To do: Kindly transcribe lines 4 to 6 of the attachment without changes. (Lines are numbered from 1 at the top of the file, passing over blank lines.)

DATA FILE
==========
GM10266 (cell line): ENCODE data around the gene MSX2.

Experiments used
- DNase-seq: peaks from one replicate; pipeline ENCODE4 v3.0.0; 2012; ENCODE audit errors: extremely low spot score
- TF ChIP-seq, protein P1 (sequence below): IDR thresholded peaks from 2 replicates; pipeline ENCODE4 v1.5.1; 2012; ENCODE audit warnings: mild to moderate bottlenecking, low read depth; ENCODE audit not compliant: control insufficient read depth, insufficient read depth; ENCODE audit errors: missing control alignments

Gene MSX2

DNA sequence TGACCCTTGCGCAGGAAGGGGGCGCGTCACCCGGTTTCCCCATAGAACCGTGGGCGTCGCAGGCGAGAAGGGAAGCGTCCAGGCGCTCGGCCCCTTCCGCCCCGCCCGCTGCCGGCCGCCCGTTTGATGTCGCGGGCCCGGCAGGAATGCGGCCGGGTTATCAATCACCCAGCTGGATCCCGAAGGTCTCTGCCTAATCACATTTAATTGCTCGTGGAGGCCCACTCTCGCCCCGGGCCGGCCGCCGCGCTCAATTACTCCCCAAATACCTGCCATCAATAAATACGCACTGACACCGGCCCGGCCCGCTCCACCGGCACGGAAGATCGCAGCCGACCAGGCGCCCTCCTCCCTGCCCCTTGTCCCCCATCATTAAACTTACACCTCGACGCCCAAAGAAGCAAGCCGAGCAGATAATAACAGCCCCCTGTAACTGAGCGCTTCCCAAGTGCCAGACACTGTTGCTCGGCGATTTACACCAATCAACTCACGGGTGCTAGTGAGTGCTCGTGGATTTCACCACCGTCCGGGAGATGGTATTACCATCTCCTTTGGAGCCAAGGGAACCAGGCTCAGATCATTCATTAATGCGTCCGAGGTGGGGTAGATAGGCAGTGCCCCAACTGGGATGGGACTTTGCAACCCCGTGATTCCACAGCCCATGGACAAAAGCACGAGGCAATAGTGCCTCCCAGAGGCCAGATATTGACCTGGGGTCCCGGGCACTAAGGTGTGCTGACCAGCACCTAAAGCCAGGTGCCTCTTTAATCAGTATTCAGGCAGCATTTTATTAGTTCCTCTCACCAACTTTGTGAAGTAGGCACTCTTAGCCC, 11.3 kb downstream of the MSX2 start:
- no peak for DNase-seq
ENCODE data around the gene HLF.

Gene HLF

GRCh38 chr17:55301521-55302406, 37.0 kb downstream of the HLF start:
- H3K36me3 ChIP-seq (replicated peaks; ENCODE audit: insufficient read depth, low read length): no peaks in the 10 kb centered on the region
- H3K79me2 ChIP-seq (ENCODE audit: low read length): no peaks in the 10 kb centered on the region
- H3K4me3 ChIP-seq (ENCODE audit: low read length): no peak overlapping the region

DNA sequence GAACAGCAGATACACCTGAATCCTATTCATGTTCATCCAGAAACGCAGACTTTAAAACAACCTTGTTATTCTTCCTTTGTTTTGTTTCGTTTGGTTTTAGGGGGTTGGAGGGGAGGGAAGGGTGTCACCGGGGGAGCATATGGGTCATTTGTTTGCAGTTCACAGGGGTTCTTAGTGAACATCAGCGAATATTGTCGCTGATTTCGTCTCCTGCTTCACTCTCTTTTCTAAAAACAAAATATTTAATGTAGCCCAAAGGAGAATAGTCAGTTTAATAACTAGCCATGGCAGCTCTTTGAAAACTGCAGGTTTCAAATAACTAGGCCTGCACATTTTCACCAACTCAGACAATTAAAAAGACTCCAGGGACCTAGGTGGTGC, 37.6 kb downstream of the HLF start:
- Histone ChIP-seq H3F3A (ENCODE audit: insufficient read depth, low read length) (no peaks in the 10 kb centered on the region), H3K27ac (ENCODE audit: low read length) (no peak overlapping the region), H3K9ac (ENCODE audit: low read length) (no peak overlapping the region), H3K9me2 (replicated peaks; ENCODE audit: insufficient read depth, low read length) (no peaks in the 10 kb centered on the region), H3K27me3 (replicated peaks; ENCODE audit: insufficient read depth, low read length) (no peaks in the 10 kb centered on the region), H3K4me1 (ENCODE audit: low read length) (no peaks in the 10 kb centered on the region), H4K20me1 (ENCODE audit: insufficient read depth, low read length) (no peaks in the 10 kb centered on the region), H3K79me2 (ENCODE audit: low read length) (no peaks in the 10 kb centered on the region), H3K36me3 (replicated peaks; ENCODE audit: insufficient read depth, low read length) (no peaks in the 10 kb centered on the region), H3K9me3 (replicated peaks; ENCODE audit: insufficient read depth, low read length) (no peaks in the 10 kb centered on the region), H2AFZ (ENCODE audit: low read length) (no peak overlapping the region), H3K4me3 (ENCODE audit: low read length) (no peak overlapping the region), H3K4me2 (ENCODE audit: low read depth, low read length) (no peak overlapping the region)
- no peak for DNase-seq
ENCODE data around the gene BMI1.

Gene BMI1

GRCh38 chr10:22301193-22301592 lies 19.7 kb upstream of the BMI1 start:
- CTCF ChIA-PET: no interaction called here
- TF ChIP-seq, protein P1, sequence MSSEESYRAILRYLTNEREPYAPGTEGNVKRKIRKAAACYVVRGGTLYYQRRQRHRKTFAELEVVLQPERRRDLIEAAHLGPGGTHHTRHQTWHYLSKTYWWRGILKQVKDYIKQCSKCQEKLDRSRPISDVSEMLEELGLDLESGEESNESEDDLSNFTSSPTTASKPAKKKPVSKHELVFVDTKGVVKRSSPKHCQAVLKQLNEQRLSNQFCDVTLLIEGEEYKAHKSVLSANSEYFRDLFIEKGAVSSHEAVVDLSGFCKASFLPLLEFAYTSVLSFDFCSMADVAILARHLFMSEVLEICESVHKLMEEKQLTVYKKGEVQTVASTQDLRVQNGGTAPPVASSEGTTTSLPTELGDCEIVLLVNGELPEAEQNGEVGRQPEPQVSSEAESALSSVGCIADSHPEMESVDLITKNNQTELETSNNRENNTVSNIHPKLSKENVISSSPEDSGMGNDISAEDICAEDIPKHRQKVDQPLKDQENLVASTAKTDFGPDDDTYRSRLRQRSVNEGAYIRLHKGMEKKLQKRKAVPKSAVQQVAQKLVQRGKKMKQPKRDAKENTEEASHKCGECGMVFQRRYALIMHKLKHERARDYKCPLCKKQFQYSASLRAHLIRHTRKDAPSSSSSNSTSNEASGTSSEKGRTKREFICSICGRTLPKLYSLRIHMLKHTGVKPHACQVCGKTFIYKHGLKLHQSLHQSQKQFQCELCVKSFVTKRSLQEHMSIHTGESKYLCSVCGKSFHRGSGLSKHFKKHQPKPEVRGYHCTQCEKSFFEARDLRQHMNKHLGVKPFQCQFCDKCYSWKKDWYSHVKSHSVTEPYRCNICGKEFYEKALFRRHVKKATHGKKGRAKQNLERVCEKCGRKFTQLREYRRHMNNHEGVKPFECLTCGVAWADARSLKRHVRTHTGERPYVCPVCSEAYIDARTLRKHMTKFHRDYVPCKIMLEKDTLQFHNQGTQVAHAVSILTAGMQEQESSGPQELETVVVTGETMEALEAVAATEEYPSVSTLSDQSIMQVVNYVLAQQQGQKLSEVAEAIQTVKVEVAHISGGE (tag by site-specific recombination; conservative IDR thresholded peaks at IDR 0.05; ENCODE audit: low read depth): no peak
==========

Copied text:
- TF ChIP-seq, protein P1 (sequence below): IDR thresholded peaks from 2 replicates; pipeline ENCODE4 v1.5.1; 2012; ENCODE audit warnings: mild to moderate bottlenecking, low read depth; ENCODE audit not compliant: control insufficient read depth, insufficient read depth; ENCODE audit errors: missing control alignments

Gene MSX2

DNA sequence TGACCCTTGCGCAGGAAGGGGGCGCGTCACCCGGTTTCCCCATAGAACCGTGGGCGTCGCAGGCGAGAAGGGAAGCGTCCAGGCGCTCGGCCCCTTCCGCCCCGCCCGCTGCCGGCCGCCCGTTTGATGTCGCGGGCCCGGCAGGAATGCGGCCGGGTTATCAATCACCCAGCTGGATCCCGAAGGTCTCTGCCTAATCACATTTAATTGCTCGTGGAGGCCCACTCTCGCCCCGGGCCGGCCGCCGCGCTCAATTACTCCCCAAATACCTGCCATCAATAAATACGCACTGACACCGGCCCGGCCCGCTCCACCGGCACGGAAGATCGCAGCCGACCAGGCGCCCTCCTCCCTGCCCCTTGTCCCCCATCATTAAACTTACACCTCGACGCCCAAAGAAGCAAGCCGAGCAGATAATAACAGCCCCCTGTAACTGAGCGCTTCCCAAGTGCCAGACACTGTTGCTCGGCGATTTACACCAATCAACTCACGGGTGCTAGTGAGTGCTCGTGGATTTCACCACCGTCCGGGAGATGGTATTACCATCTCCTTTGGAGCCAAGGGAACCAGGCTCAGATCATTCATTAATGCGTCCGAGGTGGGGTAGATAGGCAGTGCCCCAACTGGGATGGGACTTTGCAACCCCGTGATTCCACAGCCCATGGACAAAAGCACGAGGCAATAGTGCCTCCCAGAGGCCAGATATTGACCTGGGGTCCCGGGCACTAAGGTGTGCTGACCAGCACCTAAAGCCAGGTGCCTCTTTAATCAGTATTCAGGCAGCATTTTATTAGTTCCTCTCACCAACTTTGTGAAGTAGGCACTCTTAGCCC, 11.3 kb downstream of the MSX2 start: